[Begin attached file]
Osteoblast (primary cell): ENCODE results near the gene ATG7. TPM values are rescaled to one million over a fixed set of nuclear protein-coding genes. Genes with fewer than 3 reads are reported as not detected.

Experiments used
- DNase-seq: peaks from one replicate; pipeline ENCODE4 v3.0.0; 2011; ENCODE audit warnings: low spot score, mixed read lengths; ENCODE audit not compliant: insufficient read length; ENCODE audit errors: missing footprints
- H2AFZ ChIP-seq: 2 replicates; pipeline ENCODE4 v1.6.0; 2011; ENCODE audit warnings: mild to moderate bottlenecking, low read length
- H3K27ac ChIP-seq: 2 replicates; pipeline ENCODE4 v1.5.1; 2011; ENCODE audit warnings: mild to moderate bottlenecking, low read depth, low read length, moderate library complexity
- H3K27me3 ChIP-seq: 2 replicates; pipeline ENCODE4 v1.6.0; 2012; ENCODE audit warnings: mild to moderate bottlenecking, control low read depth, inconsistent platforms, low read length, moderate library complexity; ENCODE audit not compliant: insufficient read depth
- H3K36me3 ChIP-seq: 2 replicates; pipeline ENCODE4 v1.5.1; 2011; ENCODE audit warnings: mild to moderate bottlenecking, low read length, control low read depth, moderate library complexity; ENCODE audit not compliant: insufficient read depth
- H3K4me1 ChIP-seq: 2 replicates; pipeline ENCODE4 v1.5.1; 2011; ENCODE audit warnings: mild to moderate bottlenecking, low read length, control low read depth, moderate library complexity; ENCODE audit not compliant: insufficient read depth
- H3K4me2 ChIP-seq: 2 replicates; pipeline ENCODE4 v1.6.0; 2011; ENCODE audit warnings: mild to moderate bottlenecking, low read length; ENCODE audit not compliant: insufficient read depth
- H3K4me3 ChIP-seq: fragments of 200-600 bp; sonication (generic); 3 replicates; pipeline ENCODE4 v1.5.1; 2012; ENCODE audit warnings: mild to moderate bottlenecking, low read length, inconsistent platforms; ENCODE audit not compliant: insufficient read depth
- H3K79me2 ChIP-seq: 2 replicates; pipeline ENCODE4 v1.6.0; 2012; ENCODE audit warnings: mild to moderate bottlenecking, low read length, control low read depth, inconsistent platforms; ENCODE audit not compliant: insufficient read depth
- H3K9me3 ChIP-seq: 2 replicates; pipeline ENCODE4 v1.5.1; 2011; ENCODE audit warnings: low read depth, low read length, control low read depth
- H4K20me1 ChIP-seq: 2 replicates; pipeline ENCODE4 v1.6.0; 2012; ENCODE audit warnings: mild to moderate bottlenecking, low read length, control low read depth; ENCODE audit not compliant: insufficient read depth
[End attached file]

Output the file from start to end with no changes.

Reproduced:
Osteoblast (primary cell): ENCODE results near the gene ATG7. TPM values are rescaled to one million over a fixed set of nuclear protein-coding genes. Genes with fewer than 3 reads are reported as not detected.

Experiments used
- DNase-seq: peaks from one replicate; pipeline ENCODE4 v3.0.0; 2011; ENCODE audit warnings: low spot score, mixed read lengths; ENCODE audit not compliant: insufficient read length; ENCODE audit errors: missing footprints
- H2AFZ ChIP-seq: 2 replicates; pipeline ENCODE4 v1.6.0; 2011; ENCODE audit warnings: mild to moderate bottlenecking, low read length
- H3K27ac ChIP-seq: 2 replicates; pipeline ENCODE4 v1.5.1; 2011; ENCODE audit warnings: mild to moderate bottlenecking, low read depth, low read length, moderate library complexity
- H3K27me3 ChIP-seq: 2 replicates; pipeline ENCODE4 v1.6.0; 2012; ENCODE audit warnings: mild to moderate bottlenecking, control low read depth, inconsistent platforms, low read length, moderate library complexity; ENCODE audit not compliant: insufficient read depth
- H3K36me3 ChIP-seq: 2 replicates; pipeline ENCODE4 v1.5.1; 2011; ENCODE audit warnings: mild to moderate bottlenecking, low read length, control low read depth, moderate library complexity; ENCODE audit not compliant: insufficient read depth
- H3K4me1 ChIP-seq: 2 replicates; pipeline ENCODE4 v1.5.1; 2011; ENCODE audit warnings: mild to moderate bottlenecking, low read length, control low read depth, moderate library complexity; ENCODE audit not compliant: insufficient read depth
- H3K4me2 ChIP-seq: 2 replicates; pipeline ENCODE4 v1.6.0; 2011; ENCODE audit warnings: mild to moderate bottlenecking, low read length; ENCODE audit not compliant: insufficient read depth
- H3K4me3 ChIP-seq: fragments of 200-600 bp; sonication (generic); 3 replicates; pipeline ENCODE4 v1.5.1; 2012; ENCODE audit warnings: mild to moderate bottlenecking, low read length, inconsistent platforms; ENCODE audit not compliant: insufficient read depth
- H3K79me2 ChIP-seq: 2 replicates; pipeline ENCODE4 v1.6.0; 2012; ENCODE audit warnings: mild to moderate bottlenecking, low read length, control low read depth, inconsistent platforms; ENCODE audit not compliant: insufficient read depth
- H3K9me3 ChIP-seq: 2 replicates; pipeline ENCODE4 v1.5.1; 2011; ENCODE audit warnings: low read depth, low read length, control low read depth
- H4K20me1 ChIP-seq: 2 replicates; pipeline ENCODE4 v1.6.0; 2012; ENCODE audit warnings: mild to moderate bottlenecking, low read length, control low read depth; ENCODE audit not compliant: insufficient read depth